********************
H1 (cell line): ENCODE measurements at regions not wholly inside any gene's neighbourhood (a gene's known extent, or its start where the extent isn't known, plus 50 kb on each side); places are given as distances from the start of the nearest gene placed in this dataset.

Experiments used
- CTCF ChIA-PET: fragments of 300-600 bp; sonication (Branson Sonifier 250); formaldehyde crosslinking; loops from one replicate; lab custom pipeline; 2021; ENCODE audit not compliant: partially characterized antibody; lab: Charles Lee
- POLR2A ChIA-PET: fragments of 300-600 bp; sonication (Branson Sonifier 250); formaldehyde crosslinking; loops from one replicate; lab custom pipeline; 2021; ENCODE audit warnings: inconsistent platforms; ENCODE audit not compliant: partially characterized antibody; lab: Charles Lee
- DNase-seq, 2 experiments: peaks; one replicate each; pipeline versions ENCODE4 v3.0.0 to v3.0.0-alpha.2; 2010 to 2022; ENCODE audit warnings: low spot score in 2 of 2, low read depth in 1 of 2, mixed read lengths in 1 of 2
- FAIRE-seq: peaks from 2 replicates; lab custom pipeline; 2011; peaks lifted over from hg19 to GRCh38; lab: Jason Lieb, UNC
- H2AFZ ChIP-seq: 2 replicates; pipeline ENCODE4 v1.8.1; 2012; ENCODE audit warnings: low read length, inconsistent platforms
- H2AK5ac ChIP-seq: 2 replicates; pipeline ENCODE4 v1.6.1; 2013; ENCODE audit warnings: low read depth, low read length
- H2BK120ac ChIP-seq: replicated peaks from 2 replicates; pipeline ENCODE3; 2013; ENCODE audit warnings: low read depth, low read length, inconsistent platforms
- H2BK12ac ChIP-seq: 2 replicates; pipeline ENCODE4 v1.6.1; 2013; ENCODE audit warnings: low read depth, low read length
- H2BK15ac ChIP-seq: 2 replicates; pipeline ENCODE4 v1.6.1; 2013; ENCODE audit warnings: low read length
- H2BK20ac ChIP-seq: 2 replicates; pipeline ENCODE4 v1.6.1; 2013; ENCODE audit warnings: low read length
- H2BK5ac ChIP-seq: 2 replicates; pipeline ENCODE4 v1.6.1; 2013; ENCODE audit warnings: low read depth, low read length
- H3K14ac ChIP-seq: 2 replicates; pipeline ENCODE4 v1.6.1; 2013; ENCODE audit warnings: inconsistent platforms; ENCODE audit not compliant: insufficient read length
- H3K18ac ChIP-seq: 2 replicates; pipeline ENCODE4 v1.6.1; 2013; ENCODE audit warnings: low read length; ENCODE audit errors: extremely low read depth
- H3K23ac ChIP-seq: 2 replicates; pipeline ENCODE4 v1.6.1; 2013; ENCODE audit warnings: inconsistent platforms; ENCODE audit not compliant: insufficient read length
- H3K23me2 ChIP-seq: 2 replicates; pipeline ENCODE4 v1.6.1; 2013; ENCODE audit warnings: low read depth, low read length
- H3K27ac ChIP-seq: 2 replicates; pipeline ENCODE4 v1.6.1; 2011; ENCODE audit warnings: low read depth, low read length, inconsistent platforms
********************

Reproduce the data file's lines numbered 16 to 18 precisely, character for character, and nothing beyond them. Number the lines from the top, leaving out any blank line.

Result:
- H3K23ac ChIP-seq: 2 replicates; pipeline ENCODE4 v1.6.1; 2013; ENCODE audit warnings: inconsistent platforms; ENCODE audit not compliant: insufficient read length
- H3K23me2 ChIP-seq: 2 replicates; pipeline ENCODE4 v1.6.1; 2013; ENCODE audit warnings: low read depth, low read length
- H3K27ac ChIP-seq: 2 replicates; pipeline ENCODE4 v1.6.1; 2011; ENCODE audit warnings: low read depth, low read length, inconsistent platforms